To Run or Not to Run...

Sanchez: His council campaign contributions bought, among other things, makeup for media appearances.
Kent Manor

Several months ago, Councilman Chris Bell dropped by colleague Orlando Sanchez's office in the City Hall annex late in the day to discuss an agenda item for an upcoming meeting. Bell, who was mulling over a high-risk challenge to incumbent Lee Brown, recalls that during the conversation the 43-year-old Sanchez had a question for him: Was Bell running for mayor?

"Well, are you?" Bell cautiously parried. To have a chance against Brown, Democrat Bell knew he would need money and votes from conservatives, and wanted to make sure he'd have a clear path on the right to run against the mayor. Longtime Republican Sanchez, faced with term limits that would take him off council at the end of the year without a substantial job to fall back on, was a possible roadblock to Bell should he get in the contest.

According to Bell, Sanchez responded with a definite no. The at-large councilman says Sanchez explained there were a number of considerations behind that decision, both personal and political, and that it was not a good time in his life to seek the city's top post.

Sanchez remembers the exchange somewhat differently. He says Bell raised the issue, not him. "But he didn't say, without equivocation, 'Give me your assurance and sign here that you won't run for mayor.' I mean, we can't extract that from anybody."

Good thing, because last week Sanchez seemed on the verge of changing his mind. He initiated discussions about the feasibility of a mayoral campaign with Herb Butrum, the fund-raiser for Rob Mosbacher in his unsuccessful 1999 race against Brown. Sanchez is commissioning a poll to test his political standing and the vulnerabilities of the incumbent.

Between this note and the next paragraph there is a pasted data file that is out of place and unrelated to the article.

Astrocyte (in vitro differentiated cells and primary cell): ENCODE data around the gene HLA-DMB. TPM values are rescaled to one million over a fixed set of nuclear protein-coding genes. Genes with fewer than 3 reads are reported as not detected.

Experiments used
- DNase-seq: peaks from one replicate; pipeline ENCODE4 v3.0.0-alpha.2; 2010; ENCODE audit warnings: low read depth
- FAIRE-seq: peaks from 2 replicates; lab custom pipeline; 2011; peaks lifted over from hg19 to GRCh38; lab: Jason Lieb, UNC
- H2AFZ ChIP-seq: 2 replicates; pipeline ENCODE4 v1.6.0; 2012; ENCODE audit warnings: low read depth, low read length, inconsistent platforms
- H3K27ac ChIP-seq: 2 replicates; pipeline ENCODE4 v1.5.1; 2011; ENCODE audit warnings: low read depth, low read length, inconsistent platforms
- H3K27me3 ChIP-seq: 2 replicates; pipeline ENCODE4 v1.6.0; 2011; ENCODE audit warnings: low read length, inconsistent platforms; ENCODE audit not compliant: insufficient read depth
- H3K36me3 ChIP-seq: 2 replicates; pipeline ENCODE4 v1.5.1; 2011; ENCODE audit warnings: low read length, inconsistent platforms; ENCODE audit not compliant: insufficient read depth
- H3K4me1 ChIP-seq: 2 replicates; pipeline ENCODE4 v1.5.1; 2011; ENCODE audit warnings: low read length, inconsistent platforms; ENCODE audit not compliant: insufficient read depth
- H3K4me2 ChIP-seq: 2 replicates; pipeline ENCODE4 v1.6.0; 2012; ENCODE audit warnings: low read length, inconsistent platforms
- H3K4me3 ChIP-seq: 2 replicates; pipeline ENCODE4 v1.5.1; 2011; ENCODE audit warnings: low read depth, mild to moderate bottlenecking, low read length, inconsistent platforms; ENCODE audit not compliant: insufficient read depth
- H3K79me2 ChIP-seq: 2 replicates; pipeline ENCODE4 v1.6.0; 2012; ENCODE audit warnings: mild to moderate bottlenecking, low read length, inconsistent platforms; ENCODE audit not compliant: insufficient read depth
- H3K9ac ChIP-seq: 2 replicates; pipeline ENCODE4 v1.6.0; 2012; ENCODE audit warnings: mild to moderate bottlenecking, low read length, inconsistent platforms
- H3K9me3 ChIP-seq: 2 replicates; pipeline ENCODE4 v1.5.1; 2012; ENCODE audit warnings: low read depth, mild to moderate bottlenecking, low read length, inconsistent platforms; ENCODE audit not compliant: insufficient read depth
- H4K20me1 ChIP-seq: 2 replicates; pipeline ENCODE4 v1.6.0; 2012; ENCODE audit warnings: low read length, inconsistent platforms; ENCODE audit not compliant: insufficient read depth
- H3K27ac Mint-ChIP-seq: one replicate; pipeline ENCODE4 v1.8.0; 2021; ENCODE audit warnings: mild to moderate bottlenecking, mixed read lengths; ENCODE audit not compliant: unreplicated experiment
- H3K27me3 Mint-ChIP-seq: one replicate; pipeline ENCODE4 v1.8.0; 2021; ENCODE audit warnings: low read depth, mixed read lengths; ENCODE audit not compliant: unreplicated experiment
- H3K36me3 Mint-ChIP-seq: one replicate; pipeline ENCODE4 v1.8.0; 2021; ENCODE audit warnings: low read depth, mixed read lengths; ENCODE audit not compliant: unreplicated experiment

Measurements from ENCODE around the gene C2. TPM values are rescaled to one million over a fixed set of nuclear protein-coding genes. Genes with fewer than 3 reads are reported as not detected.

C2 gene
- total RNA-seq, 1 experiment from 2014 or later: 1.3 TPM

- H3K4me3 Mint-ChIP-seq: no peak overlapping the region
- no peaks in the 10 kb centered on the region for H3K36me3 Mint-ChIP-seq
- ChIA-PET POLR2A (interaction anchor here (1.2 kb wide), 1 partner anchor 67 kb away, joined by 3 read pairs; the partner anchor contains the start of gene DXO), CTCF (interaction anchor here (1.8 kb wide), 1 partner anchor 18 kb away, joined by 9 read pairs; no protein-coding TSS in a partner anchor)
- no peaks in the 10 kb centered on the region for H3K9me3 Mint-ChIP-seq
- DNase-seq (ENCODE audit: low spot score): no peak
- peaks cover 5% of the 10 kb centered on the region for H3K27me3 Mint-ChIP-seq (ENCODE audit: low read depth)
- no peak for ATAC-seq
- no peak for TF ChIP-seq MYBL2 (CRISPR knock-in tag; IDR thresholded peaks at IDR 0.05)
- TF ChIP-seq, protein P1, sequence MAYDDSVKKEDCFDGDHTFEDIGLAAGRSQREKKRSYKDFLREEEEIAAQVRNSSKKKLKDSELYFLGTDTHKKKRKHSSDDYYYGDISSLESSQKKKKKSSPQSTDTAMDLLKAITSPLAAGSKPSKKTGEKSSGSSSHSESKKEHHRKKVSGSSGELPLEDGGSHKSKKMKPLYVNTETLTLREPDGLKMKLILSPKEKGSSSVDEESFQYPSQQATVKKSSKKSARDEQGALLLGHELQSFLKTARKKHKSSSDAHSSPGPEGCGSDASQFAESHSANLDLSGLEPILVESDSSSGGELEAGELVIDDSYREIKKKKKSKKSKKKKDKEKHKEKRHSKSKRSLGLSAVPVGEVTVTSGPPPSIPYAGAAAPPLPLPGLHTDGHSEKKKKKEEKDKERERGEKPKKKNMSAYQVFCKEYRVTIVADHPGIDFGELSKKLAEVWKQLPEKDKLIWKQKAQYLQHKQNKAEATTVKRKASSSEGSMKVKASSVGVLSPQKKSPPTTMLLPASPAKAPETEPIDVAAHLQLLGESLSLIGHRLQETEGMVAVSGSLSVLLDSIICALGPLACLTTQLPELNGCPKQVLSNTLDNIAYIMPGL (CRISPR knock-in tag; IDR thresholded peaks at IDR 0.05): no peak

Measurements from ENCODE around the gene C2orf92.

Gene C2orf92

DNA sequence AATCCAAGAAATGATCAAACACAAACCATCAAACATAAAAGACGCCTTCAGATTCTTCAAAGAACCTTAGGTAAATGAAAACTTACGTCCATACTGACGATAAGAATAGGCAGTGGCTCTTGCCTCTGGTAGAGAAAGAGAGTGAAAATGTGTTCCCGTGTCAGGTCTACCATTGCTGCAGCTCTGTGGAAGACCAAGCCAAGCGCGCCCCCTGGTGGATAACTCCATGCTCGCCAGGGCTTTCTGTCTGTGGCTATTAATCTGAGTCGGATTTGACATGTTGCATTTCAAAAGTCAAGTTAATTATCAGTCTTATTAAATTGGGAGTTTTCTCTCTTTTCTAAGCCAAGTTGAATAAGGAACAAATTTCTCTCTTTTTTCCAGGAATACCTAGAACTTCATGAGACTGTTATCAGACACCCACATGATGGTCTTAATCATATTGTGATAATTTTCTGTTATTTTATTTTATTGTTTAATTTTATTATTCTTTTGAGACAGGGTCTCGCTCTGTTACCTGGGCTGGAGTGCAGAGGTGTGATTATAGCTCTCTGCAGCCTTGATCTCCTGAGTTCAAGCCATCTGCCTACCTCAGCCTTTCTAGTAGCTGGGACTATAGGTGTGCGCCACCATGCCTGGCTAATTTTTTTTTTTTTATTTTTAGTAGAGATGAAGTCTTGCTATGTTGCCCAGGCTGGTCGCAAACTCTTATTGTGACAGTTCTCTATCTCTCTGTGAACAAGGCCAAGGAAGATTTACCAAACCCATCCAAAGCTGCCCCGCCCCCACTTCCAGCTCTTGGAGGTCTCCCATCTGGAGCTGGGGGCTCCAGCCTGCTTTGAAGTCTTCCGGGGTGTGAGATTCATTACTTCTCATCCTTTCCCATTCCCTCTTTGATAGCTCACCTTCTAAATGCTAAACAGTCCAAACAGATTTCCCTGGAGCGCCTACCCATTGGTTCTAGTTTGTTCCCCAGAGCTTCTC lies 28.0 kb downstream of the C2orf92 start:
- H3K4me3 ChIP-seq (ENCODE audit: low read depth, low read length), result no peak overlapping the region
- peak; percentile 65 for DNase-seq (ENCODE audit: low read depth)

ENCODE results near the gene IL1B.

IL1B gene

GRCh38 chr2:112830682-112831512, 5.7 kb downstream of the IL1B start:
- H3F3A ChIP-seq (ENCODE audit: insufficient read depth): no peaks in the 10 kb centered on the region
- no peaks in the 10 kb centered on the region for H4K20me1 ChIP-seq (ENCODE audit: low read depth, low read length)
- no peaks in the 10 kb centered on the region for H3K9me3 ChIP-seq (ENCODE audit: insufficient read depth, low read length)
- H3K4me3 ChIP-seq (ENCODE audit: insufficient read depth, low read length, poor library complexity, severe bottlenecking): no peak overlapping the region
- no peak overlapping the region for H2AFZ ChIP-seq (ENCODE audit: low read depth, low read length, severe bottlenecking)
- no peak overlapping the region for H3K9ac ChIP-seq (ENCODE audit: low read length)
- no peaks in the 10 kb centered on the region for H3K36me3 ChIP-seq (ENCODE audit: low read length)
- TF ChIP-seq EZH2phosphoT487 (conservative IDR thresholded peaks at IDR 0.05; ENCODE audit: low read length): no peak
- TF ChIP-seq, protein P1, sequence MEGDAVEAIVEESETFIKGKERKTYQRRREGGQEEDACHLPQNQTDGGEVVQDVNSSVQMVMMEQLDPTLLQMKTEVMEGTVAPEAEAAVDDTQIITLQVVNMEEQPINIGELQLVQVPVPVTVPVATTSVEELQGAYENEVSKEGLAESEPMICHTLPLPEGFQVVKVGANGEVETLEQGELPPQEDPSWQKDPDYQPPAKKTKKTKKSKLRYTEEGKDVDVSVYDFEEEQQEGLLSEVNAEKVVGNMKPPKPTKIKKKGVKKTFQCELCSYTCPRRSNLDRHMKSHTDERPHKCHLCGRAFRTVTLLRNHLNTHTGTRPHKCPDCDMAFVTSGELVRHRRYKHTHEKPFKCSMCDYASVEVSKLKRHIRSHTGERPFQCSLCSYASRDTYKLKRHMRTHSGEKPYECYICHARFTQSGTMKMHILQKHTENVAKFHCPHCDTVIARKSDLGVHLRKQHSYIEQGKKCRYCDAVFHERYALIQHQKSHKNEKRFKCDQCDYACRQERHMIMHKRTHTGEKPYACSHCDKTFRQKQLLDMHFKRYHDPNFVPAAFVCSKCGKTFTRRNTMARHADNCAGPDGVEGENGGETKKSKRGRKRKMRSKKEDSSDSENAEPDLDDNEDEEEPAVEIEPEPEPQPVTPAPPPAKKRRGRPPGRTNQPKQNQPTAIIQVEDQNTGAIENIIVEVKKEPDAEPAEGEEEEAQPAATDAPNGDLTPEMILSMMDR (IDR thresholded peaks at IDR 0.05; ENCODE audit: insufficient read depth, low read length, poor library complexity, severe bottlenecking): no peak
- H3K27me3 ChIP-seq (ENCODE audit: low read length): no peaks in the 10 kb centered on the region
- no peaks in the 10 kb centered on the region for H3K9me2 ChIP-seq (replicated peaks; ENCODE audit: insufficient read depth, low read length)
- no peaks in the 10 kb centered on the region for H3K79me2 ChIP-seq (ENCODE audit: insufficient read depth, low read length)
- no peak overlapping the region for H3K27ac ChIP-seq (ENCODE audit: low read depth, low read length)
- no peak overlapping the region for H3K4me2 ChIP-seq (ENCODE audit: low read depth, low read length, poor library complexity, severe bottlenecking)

An Insider reader reports that last weekend a caller conducting a Sanchez poll asked a series of questions concerning Brown's performance. They included, "Knowing that Lee Brown wants to build an expensive light-rail line in downtown Houston, are you more or less inclined to vote for him?" The poll taker then asked several questions that put Sanchez in a favorable light.

"He is seriously considering it," confirms Butrum. "He's talking to a lot of people who have approached him. He very much would like to make the race if it makes sense. I think he'll make his mind up fairly quickly."

Brown political consultant Marc Campos says Sanchez has been more forthcoming, telling some business figures in the Hispanic community he wants their support and money because he's definitely in the race.

If he has made a final decision, the coy, Cuban-born, Corpus Christi-reared Sanchez isn't letting on. While saying it "is a good possibility," the councilman also claims, "I have no plans to announce a candidacy tomorrow, and I have no plans in two weeks."

Sanchez says he'll have to weigh personal considerations. As a single dad, "there are lifestyle changes, who's going to pick up the children from school, help do the homework."

Then there's the question of building a competitive campaign staff, raising enough money to take on Brown's $3 million war chest. And "the biggest one: Do I have the energy to do this?"

As for his previous comment to Bell that he wasn't running, Sanchez now says, "Chris's candidacy has got to stand or fall on its own merits, not on who gets in the race."

Bell's declaration for the mayorship last month did turn up the heat under Sanchez, says a council source.

"He wants to run. He can't stand it sitting on the sidelines watching Chris get out in front of him. But he barely won against a minor candidate the last two times, a minor candidate who spent no money."

Sanchez, then a probation officer, lost the race for council's District C in 1993. Two years later, describing himself as a Republican businessman, he won his current council position by outpolling a large field that included then-political neophyte Bell. He narrowly defeated businessman David Ballard in a runoff. Since then, he has twice defeated Andrew Burks Jr., a little-known educator, by ballot margins of 8 percent and 10 percent.

Sanchez joined council as an outspoken conservative. He toned down the partisan rhetoric after Brown was elected to a second term. In his last campaign he used a "back to basics" theme and lately has peppered the incumbent with complaints, primarily on fire department problems and water and sewer-main breaks.